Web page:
Don’t let a home’s septic system talk you out of making an offer. But it is important to proceed with caution and make certain all your questions are answered before signing a contract to purchase.
Septic systems are commonplace. On average, nearly a quarter of the population relies on a septic system as opposed to a public sewer system. Although septic systems may be more common in rural areas, they aren’t limited to country settings.
Do your homework. Relying on the seller’s disclosure statement isn’t enough. Buyers should hire a licensed septic inspector for a complete evaluation of the system during the due diligence period.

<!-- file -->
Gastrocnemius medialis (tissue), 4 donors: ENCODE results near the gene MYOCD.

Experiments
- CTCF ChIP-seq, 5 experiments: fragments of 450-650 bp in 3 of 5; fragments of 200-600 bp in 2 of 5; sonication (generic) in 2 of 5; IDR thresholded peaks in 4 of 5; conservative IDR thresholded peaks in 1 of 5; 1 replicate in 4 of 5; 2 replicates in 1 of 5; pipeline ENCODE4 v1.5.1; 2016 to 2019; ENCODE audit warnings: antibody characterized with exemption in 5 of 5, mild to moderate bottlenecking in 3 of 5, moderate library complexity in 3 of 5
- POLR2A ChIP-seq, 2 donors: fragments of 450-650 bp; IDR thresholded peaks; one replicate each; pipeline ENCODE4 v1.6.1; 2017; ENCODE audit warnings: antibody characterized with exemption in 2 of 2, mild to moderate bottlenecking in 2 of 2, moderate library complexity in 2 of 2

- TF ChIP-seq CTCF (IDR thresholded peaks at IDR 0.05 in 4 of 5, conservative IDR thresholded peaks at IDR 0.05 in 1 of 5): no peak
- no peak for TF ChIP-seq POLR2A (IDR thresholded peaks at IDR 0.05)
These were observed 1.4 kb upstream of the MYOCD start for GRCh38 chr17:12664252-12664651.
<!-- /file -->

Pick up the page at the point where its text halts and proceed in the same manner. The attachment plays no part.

Check the permits. In many states, it’s illegal for a listing to claim more bedrooms than allowed by the septic system. Pull the records from city hall or the health department. They should be able to tell you if the home’s septic system is compliant.
Ask questions. While the inspector is at the home is a great opportunity to ask questions about septic tank maintenance and repair, especially if you’ve never lived in a home with a septic tank system.